Moven, a mobile banking service similar in some respects to recently acquired Simple, exited from beta this week, meaning users no longer have to request an invite to sign up for an account. Now publicly available, the company is allowing users to open a bank account directly from their smartphone, which can be funded through external transfers and/or direct deposits.
For background, like Simple, Moven is not a bank itself. Instead, its accounts and associated MasterCard debit card are backed by CBW Bank, an FDIC member based in Kansas.
Also like Simple, Moven’s focus is more so on the front-end of banking – that is, the consumer-facing user experience. Within the mobile application, users have access to real-time updates and spending alerts, spending analysis across all their bank cards and credit cards, the ability to send money to friends from the app via Facebook, email or their mobile number, and the ability to suspend and unsuspend their account directly from the app in the case of a lost or stolen card, among other things.
You’re even able to see a map of your social events (courtesy of the Facebook integration) and how those coincide with spending behaviors. The company says around half its users connect with Facebook to tap into Moven’s social features.
Overall, the idea here is that what many consumers today want from their banks are better ways to help them spend and manage their money, and traditional banks don’t really deliver on this. But what makes Moven a bit different from Simple, which also targets this group of consumers with its ease-of-use and spending analysis features, is that Moven gives users the ability to manage other bank accounts and card accounts within its app. That way, Moven can offer a more complete financial picture of someone’s accounts, since they can see their activity across other banks and cards from the app.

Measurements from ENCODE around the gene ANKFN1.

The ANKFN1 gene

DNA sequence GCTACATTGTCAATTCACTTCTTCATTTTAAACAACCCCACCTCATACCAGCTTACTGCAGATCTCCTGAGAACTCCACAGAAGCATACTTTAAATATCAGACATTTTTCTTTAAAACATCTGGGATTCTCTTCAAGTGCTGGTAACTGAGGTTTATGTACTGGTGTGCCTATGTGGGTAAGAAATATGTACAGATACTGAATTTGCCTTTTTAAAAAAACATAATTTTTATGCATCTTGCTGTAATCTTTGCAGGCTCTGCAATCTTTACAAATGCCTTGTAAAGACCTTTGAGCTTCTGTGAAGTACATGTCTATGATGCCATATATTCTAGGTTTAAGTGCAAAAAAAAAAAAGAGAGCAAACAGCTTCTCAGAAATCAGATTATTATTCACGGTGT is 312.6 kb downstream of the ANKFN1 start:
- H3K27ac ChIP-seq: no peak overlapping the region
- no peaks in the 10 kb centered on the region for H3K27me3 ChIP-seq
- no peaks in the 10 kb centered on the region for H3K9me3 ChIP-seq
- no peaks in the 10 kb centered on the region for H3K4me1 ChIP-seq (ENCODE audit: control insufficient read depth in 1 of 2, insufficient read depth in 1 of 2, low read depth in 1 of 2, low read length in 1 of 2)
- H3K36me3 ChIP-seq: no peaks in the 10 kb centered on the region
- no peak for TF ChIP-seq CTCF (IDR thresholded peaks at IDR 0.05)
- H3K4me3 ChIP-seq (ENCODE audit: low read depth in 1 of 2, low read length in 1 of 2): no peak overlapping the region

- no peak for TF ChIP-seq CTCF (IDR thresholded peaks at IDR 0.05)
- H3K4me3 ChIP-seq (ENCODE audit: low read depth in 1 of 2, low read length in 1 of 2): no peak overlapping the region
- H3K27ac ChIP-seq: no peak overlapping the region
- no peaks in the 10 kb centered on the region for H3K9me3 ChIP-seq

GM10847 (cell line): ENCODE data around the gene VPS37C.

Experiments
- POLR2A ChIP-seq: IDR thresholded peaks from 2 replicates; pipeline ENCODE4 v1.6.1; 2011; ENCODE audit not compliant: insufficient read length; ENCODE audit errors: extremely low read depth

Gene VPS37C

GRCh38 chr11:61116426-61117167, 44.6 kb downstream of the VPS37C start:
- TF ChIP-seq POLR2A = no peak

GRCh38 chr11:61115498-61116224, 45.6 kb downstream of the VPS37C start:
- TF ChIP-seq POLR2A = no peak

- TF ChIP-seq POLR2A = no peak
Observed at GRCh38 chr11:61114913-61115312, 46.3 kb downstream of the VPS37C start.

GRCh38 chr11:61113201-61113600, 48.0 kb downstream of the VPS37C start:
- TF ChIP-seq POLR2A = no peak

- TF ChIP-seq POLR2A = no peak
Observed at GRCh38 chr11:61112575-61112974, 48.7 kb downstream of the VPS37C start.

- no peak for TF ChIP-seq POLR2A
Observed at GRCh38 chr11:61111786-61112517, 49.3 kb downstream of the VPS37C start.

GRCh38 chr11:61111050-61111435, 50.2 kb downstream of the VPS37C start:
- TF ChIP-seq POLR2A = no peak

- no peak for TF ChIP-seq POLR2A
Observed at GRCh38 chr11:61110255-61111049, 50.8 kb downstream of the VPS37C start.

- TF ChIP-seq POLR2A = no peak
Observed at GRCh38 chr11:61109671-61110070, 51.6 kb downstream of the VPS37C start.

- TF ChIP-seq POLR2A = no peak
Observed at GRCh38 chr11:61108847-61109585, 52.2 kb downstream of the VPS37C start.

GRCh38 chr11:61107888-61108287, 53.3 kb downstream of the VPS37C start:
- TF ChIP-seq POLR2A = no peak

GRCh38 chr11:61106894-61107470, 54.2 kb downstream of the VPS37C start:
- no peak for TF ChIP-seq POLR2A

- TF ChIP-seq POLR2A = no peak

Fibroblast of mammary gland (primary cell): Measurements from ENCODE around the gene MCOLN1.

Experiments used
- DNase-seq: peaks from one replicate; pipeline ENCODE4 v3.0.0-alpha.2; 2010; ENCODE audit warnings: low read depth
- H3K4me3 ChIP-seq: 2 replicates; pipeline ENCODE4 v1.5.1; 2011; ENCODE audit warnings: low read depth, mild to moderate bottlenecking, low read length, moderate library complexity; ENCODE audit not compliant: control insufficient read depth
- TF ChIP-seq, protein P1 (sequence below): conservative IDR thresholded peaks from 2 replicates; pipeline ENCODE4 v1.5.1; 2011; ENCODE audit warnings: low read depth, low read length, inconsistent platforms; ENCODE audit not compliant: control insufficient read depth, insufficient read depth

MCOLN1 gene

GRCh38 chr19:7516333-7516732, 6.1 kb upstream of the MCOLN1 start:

The Moven mobile application itself is not new to be clear. The app first debuted in mid-2013, and was initially friend and family focused before launching its early invite list. However, this is the first time that users have been able to sign up for their Moven account within the application itself.
Despite having been closed to the broader public, Moven has grown to 5,000 registered users and over 100,000 have signed up for invites. And it has helped manage over $300 million in customer spending. (The company declined to say how much is has in funds under management, however). Around 60% of Moven’s users link at least two external accounts, we’re told.
Currently, Moven provides customers with a plastic card as well as a MasterCard PayPass sticker, which you can affix to the back of your phone for contactless payments at supported point-of-sale terminals. Going forward, Moven is looking into launching Host Card Emulation (HCE) so it can do away with the need for plastic in future versions. It will also be beefing up security features – for example, alerting customers if fraudulent spending is suspected.
Overall, Moven’s feature set is notable, and in some cases even tops that of Simple, or other more modern mobile banking/payments apps like Amex’s Serve, for example. But the app’s user interface is still a little rough around the edges in parts, when compared with the more polished Simple app, at least in my opinion. (You may feel otherwise.)
The NYC-based company has raised $4.4 million in funding from various fintech investors and angels like Kevin Plank, founder and CEO of UnderArmour, plus Esther Dyson and David Rose.